The Student Supervision experience - A research students´ experience of supervision is often a personal one that develops over time (usually 3 - 4 years) with an academic that can be compared to master and apprentice. Often this relationship can be prone to bullying through a supervisor´s demands on a student or the students inability or inexperience to recognise such demands as bullying. For international students this can be particularly difficult as relationships with academics vary in style and behaviour. As students are not employed they can fall victim to capricious supervisors who believe a student is `lucky to be there´ and not regard excessive behaviour or demands as bullying.
I did not want to raise the problems with my supervisor or department as it was so small for risk of being seen as a troublemaker and in this field of research it would damage my future career opportunities( John, PhD graduate).
Postgraduate course experience - Some disciplines are prone to bullying due to the style of the postgraduate student experience. In disciplines such as science where lab based activity and group research is more likely to take place postgraduates can face bullying from their peers. This bullying can often be subtle with use of facilities, sabotage, cliques and exclusion taking place without overt emphasis. Bullying can also be used to demean fellow postgraduates and to claim credit for research others have completed.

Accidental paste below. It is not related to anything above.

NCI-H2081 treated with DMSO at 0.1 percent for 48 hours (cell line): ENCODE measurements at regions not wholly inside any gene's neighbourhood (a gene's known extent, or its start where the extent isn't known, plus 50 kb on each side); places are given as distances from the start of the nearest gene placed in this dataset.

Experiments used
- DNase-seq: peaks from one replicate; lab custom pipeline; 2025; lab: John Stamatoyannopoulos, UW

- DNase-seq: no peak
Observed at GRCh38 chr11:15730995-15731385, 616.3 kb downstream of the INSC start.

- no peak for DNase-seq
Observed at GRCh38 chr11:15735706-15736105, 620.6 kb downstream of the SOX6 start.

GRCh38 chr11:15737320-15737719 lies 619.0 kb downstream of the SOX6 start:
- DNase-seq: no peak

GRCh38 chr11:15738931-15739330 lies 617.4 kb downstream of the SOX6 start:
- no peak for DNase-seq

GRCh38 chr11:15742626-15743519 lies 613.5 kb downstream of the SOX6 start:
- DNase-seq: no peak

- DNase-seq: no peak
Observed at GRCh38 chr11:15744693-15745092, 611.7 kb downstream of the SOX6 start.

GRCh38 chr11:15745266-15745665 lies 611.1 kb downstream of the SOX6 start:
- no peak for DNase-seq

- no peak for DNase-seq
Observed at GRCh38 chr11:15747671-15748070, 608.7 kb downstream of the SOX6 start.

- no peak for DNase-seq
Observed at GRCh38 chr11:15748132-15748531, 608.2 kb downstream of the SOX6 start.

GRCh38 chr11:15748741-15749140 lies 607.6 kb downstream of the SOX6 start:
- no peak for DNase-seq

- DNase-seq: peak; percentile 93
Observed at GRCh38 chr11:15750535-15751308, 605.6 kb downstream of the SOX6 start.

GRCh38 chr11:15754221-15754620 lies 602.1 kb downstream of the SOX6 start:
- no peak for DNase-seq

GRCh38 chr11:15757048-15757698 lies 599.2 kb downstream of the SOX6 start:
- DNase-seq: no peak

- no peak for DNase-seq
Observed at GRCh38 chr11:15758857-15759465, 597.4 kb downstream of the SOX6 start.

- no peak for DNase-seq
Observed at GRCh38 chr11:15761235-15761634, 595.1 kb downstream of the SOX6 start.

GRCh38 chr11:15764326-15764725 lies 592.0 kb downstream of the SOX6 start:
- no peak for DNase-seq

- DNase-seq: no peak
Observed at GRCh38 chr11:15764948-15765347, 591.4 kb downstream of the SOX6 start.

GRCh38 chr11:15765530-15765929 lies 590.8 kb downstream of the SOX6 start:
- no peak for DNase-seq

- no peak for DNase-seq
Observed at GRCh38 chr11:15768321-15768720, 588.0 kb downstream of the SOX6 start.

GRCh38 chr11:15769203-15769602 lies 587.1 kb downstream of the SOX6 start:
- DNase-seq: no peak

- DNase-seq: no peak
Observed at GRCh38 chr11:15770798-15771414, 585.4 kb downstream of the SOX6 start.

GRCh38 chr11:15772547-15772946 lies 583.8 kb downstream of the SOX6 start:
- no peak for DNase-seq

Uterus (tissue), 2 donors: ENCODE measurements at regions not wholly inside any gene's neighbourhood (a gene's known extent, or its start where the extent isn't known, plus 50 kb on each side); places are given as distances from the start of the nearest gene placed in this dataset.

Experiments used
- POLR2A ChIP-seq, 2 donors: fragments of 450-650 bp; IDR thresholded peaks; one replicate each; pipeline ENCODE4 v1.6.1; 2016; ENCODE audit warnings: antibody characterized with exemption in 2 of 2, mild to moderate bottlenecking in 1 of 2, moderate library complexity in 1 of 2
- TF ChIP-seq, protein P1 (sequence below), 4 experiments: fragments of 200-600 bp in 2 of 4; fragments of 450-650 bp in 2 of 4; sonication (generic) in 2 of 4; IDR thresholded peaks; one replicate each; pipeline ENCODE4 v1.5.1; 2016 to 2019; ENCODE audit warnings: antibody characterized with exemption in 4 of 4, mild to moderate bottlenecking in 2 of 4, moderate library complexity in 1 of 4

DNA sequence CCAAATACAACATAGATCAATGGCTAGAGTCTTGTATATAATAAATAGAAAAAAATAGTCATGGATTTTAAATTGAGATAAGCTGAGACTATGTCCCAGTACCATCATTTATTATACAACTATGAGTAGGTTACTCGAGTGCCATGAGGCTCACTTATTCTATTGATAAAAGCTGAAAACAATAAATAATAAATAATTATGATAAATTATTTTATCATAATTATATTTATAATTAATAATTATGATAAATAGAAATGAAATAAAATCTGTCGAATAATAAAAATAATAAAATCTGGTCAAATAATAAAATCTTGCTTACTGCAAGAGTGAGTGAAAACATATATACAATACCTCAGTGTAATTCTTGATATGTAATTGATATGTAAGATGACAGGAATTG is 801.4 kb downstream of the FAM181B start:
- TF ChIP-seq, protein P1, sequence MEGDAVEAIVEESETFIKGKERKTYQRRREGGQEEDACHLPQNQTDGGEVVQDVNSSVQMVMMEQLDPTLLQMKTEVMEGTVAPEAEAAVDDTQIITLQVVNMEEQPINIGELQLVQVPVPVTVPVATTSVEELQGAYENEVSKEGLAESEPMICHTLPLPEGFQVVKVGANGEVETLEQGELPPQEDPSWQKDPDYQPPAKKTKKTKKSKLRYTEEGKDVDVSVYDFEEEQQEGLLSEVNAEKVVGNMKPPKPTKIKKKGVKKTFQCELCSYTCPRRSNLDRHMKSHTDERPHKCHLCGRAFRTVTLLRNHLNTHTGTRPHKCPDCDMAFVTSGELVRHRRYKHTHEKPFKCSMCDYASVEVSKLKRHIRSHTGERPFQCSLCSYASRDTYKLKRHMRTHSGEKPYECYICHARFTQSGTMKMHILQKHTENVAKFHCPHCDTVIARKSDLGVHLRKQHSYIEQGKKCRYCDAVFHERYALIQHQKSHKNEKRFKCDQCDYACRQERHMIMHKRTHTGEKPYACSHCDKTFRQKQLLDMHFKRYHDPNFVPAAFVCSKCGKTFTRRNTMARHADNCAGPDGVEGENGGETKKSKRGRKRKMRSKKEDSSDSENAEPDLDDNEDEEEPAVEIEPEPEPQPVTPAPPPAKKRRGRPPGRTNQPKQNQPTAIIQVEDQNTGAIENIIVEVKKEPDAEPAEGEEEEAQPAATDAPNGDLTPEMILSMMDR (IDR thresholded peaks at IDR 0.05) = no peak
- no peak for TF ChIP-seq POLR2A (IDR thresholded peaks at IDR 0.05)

Dealing with bullying for postgraduate students can be challenging and there are various options open to postgraduate students facing bullying but most importantly responsibilities on universities to support postgraduate students.
For postgraduates who teach there are institutional guidelines and controls which can regulate behaviour and these can be used alongside departmental support. The experience of students however can often be to put up with bullying to ensure further teaching opportunities or to prevent being labelled a `troublemaker´ and jeopardising future career opportunities. Institutions must ensure therefore that staff and students are aware that discrimination includes taking any action such as bullying, harassment or discrimination against a student that makes a complaint and the potential personal and university liability of any such discrimination. The awareness of such stringent punishment for bullying would help create a culture in which postgraduate students could safely raise issues of concern.
For research students experiencing bullying through supervision, using institutional guidelines and complaints procedures is an option, but one that may raise the issue of being labelled a `troublemaker´. In some circumstances postgraduates should seek departmental support or in joint supervision, the support of a second supervisor. This is not always possible and for some circumstances mediation or seeking student union or academic union support such as UCU support can help. Those moving onto research study should consider student-supervisor agreements as a guide to expectations and obligations as a tool to highlight what will be accepted by all parties and behaviour warranting complaints.